Anyone who has spent any time on preparedness/survival sites or discussed survival related needs via other venues has heard the “Rules of Three” philosophy. While not a perfect science for everyone, these general rules are the foundation for sound preparedness plans and purchases of gear and supplies.
The Rules are:
- You can live 3 minutes without air.
- You can live 3 hours if core temperature isn’t maintained.
- You can live 3 days without water.
- You can live 3 weeks without food.
- You can live 3 months without companionship.
As stated, these Rules are not set in stone but offer you a real perspective when developing your plans and knowing how to prioritize your purchases. These Rules do not take into account the ability to survive a severe injury that is seriously bleeding as there are many variables in blood loss. Take into account, that the US military for medical now places more emphasis on stopping blood loss above airway management for combat casualties. We will just touch on each Rule briefly here and later posts will deal with each more extensively.
During a disaster, there is a threat of dust and debris in the air. Even if you are able to continue breathing to supply needed oxygen, the airborne particles may contain contaminates. Look at the long term negative health effects of survivors, first responders and volunteers following the attacks on the World Trade Center on 9/11/2001. You should have a dust masks or surgical masks to act as an air filter to protect yourself and family members during and after a disaster. If you do not have a mask, you can improvise one from a bandana, shemagh, shirt, or a clean rag of some type. There are very simple masks or ones that take disposable filters. Get the best mask that fits your budget and threats. Additional threats may include biological, chemical or radiological threats from transportation or industrial accidents and the possible terrorist attack.
Your core temperature is vital to survival. Hypothermia, the body being too cold, starts when your core temperature goes below approximately 95 degrees Fahrenheit. You lose body heat up to 25 times faster if you are in water or wet than from cold air alone. Even with mild Hypothermia, you can suffer from mental confusion, which can reduce your chances of survival. Heat can have dire consequences as well. Heat injuries are the result of being exposed to high temperatures, dehydration and salt loss through perspiration. Heat stroke becomes a threat after your core temperature rises above 104 degrees Fahrenheit. Sunburn is another heat injury that helps add to the risk of heat stroke.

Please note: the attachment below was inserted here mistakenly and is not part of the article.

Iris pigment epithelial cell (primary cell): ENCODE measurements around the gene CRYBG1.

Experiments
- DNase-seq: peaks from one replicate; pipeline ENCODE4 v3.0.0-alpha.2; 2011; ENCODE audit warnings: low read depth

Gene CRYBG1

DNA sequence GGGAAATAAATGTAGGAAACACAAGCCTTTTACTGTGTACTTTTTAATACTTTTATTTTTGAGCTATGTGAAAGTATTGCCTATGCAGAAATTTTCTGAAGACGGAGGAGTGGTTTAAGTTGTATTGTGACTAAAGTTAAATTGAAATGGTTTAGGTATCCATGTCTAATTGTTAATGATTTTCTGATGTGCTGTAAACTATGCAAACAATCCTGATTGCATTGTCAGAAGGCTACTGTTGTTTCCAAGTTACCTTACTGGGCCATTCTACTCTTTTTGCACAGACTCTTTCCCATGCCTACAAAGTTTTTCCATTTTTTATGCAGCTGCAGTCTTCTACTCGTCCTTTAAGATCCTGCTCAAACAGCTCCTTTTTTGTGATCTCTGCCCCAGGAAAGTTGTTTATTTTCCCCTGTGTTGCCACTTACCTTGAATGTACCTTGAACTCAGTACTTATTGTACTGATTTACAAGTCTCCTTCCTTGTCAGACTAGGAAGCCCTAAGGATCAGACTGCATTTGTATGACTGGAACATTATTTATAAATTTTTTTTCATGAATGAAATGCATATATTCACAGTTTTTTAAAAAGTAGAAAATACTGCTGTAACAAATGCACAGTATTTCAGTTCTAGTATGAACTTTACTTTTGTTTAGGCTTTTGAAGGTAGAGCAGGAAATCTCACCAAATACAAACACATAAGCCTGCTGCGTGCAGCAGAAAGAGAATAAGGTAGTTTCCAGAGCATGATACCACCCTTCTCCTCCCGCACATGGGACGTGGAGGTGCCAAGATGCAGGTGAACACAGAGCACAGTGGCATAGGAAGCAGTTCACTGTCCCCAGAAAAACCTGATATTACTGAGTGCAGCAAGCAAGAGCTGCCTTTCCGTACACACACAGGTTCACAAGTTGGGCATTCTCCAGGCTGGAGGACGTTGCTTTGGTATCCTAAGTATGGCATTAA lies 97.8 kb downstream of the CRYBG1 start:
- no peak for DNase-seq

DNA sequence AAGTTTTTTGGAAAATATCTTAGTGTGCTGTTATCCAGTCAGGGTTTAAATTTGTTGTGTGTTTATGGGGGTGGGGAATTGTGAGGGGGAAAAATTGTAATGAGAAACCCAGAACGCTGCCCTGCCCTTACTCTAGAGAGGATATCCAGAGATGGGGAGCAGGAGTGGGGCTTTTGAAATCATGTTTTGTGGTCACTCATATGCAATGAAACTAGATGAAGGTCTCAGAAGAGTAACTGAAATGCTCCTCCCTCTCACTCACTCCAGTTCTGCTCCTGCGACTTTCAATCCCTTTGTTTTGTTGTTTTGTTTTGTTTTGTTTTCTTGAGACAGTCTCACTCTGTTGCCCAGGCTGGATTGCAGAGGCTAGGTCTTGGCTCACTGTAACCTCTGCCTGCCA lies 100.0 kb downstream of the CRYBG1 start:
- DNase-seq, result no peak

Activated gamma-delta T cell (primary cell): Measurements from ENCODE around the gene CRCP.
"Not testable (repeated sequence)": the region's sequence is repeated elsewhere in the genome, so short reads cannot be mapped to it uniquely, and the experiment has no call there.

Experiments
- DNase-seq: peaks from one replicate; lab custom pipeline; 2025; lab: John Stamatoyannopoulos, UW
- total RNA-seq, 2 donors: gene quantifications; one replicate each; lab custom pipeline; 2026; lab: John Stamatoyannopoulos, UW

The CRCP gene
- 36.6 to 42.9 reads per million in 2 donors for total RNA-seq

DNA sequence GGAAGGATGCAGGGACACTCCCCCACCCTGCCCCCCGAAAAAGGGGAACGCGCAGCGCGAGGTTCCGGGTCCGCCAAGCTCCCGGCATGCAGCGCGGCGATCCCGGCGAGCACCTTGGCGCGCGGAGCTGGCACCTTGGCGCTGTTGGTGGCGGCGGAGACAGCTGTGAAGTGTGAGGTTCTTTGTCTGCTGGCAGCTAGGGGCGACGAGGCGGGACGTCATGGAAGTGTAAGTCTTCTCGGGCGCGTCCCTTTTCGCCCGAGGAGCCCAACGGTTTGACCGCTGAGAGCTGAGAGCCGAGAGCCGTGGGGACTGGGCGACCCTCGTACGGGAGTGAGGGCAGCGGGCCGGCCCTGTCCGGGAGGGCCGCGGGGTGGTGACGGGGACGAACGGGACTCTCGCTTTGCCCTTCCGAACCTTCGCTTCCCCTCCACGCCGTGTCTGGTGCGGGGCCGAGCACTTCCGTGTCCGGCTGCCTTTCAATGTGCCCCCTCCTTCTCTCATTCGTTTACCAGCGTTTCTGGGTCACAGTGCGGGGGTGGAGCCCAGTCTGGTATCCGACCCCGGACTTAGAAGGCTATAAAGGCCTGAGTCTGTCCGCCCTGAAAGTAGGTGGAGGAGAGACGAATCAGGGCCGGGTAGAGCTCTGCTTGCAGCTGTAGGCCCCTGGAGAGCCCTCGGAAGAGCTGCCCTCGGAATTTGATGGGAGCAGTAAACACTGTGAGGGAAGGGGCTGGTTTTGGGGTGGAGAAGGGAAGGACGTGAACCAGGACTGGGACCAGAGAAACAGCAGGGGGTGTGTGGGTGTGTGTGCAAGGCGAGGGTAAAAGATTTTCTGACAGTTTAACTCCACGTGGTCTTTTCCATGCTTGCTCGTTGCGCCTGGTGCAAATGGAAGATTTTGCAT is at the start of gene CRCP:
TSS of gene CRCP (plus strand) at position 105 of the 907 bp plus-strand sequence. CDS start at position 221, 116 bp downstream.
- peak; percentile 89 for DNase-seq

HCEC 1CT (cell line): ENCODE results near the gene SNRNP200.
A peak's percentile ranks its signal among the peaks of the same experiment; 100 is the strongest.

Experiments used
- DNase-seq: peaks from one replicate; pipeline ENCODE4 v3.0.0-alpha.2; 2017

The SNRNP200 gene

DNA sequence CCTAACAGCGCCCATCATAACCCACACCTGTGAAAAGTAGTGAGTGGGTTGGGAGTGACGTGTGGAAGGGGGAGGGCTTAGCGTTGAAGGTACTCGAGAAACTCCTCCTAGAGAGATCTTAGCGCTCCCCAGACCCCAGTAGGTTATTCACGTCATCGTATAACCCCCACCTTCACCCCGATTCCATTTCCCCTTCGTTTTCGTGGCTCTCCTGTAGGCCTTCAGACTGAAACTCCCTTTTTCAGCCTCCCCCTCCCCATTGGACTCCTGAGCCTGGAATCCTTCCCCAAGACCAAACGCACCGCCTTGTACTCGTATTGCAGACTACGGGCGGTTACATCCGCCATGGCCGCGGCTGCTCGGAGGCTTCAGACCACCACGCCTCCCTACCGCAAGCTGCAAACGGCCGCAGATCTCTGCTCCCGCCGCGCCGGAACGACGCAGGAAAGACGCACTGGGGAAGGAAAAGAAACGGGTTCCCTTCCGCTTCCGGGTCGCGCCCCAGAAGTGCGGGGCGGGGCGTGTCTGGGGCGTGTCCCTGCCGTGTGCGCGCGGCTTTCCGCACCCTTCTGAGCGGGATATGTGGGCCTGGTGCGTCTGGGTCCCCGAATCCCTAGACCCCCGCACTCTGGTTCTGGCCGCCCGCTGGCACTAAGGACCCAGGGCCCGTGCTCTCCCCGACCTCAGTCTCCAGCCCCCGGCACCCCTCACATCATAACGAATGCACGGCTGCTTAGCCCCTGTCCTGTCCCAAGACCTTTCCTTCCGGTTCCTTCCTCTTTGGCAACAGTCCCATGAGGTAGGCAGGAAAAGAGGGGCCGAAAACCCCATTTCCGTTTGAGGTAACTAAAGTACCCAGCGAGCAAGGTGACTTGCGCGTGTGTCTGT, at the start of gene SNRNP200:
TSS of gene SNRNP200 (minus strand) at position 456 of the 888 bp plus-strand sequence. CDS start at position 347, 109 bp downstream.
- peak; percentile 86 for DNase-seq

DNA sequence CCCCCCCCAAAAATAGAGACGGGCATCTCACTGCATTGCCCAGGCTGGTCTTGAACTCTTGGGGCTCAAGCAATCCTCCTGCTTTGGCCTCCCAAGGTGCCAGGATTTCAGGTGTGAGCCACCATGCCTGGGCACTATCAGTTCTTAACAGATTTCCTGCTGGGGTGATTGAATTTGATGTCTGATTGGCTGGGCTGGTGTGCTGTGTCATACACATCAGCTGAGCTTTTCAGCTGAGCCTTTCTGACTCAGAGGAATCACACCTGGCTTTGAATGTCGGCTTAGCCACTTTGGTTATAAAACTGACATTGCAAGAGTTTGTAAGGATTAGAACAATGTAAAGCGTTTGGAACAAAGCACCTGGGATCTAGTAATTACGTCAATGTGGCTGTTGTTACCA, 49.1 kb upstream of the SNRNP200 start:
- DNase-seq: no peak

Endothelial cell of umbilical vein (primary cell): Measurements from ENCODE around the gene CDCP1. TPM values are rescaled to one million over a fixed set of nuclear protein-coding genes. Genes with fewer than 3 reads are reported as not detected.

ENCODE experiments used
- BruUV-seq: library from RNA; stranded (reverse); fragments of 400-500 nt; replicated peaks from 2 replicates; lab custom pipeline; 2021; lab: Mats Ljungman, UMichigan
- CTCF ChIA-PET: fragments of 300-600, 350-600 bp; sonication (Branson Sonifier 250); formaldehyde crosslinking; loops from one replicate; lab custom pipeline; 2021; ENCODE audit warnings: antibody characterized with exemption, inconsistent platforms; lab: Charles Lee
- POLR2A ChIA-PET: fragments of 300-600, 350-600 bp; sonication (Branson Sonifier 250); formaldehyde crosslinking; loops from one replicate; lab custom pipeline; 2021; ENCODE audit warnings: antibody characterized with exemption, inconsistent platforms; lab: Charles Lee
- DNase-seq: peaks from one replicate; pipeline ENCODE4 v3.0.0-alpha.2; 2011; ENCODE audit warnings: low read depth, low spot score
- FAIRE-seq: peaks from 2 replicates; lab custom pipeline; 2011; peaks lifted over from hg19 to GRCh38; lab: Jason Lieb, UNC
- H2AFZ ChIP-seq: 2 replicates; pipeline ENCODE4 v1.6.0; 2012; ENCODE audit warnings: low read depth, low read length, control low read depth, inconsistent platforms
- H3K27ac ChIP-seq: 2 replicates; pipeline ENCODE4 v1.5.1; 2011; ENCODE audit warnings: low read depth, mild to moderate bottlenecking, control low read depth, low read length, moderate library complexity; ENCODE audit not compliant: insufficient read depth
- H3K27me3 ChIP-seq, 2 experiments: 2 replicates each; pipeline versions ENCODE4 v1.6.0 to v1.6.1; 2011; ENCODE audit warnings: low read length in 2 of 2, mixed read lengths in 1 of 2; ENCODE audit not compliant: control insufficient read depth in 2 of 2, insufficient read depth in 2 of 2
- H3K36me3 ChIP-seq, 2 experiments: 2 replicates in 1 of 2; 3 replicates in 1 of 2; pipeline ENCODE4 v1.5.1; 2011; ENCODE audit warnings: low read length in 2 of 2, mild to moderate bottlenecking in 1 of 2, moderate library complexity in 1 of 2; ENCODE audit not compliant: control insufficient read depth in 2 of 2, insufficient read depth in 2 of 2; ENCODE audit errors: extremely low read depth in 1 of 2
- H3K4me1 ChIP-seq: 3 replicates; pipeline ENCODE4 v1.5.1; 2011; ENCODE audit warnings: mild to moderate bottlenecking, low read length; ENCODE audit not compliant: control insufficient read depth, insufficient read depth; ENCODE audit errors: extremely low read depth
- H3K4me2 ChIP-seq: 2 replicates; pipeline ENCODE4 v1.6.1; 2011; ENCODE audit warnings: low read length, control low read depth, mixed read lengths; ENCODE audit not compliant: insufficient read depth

Dehydration is caused by the loss of bodily fluids. We drink water to maintain this balance but in a disaster or the aftermath, potable water may be scarce. While you may live 3 days without water (and possibly longer), it will not take 3 days for the effects of dehydration to have a negative impact our your chances of survival. Lack of water can lead to heat injuries as discussed above, cause mental lapses and confusion, reduce your alertness to other threats, and reduce your body’s ability to flush toxins from your system to name a few issues. According to FEMA, ready.gov and several other government entities, you should have 1 gallon per person per day just for basic survival. This does not include cooking needs or sanitation needs.
Food is not as important as water or core temperature for survival but it is the item most people seem to fixate on the most. The reason is, food is not only a basic need for life but a comfort item as well. While it can take 3 weeks or longer for you to actually die from starvation with conditions affecting the actual time table, the negative impacts from lack of food will be felt much sooner. You will lack energy needed to do simple chores or walk to safety, lose strength to perform tasks, reduce your immune system’s effectiveness, suffer mental confusion, and lose the will to survive. Food can also be your downfall if you have plenty of food but lack water. Eating without drinking fluids can reduce your chances of survival as well.
Many people will swear they can live without seeing another person for more than 3 months. It is quite possible and most likely, probable to survive without companionship for more than 3 months. It will be a physical survival and not a guaranteed mental survival. Humans are “herd animals”. We seek safety and security in numbers and most have the innate need to be included and praised. Maslow’s Theory of Hierarchy of Needs covers the psychology of humanity’s need to be included and among other people. We also have the historical examples from many cultures of an offending person being “shunned, excommunicated, outlawed, etc” as a punishment for their actions.
This posting in no way covers all aspects of preparedness or survival. Future posts will address the separate issues touched upon here and add new ones. We hope this gives you a starting point to begin your own research.
One of the best knowledge generating items you can purchase is Craig Caudill’s book, “Extreme Wilderness Survival”. Do not let the title mislead you, with its chapters on developing your midset and practical exercises to gain the skills, it will benefit you for all manner of incidents.
Get Trained. Be Ready. Stay Prepared.